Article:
A Swedish study concluded that a father passes on more genetic mistakes to their children than do mothers, and the older the man, the more mutations he is likely to pass on. This is most probably explained by the fact that sperm are generated from dividing ‘precursor’ cells throughout a man’s life and this cell division becomes less precise with age. Most inherited mutations won’t lead to any problems for the child, but the occasional one may increase the risk of a genetic disease like autism or schizophrenia. Taken together with rising average age of fatherhood, does this help explain, at least in some part, why autism rates are rising? (It could, but awareness and diagnostic changes are also likely to be at play). It’s not definitive and it shouldn’t scare older would-be fathers, but it may help in better informed decision-making.

An HPV Vaccine Myth Debunked (New York Times)

One of the arguments opposing vaccinating children against the Human Papilloma Virus (HPV), which can cause warts and cancer, is that in the minds of the young girls it frees them up to be sexually more promiscuous. Studying long-term medical data from girls in Atlanta, USA, however, showed no difference between vaccinated and non-vaccinated girls in pregnancies, sexually transmitted diseases, testing for sexually transmitted diseases, or contraceptive counselling. The article finishes by saying: “As one expert said, parents should think of the vaccine as they would a bicycle helmet; it is protection, not an invitation to risky behavior.”

Hungry mothers give birth to more daughters (Nature News)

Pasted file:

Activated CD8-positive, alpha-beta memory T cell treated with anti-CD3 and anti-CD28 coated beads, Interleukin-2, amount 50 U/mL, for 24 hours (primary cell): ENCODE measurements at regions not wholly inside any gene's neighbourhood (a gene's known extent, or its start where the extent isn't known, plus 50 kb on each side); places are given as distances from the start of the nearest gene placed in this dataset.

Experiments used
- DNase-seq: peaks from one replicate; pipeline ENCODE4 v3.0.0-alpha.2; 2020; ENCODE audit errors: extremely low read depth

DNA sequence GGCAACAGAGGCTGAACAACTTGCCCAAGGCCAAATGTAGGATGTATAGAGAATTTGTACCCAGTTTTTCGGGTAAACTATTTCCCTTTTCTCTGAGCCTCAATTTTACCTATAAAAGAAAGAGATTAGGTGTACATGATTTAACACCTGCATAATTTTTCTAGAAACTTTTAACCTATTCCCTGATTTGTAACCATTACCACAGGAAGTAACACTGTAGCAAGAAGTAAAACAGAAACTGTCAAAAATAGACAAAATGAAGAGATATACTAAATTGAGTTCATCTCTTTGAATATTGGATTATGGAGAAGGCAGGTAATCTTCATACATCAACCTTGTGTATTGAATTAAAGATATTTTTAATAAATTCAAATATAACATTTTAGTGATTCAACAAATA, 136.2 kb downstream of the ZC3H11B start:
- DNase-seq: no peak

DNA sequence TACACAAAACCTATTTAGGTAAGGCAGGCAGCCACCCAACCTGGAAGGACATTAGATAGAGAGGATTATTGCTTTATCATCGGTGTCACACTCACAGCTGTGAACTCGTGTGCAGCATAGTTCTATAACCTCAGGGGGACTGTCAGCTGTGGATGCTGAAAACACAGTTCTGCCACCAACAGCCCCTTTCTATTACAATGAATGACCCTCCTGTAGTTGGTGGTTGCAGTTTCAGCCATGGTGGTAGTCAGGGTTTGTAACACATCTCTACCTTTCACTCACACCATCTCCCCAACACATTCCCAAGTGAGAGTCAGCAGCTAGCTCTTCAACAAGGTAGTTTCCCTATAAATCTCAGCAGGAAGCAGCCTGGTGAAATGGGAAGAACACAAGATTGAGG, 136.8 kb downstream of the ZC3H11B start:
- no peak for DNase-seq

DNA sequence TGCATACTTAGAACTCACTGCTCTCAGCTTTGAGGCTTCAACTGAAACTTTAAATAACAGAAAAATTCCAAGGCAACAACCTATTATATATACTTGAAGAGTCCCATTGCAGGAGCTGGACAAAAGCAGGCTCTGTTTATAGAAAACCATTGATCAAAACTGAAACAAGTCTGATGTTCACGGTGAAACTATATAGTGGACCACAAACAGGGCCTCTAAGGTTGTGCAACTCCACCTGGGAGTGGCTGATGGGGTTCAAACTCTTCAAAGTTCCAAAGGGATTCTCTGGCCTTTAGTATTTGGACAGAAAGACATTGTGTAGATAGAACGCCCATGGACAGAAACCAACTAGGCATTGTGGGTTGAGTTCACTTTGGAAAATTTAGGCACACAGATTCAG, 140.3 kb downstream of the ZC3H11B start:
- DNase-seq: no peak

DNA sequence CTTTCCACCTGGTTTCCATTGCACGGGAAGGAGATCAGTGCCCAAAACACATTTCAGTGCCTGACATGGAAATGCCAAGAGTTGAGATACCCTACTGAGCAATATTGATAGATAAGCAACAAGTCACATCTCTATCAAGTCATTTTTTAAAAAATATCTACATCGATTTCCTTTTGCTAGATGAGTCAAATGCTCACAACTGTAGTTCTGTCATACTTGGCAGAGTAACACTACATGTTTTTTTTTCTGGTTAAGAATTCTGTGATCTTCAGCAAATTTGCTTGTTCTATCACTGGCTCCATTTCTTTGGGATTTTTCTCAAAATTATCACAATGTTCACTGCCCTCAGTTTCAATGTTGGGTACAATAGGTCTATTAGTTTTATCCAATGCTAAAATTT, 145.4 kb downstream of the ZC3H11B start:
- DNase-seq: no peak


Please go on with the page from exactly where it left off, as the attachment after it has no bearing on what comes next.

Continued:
Another eye-catching story was the report that during the Chinese Great Leap Forward famine, the proportion of boys being born dropped (from 109 boys for every 100 girls to 104 boys for every 100 girls). This sets up the tantalising possibility that sex ratios are adjusted in response to environmental conditions such as nourishment, a situation already known in deer where undernourished males tend to have fewer offspring than undernourished females (although in humans other factors like psychological and physical stress could be at play).

A final story that caught my eye was the latest results from the Avon Longitudinal Study of Parents and Children (ALSPAC), also known as the Children of the 90s, which probably warrants a blog post in itself. Nature News covered it and The Guardian’s sublime Science Weekly podcast featured it too (after 26:10). My favourite bit was how they collected the children’s milk teeth: “We had to negotiate for those. They are worth money to children, after all. In the end, we only got the milk teeth when we presented each boy and girl with an official Alspac form, signed by the tooth fairy.”

How sweet!

Advertisements

Telly addicts: alarm over kids’ TV viewing habits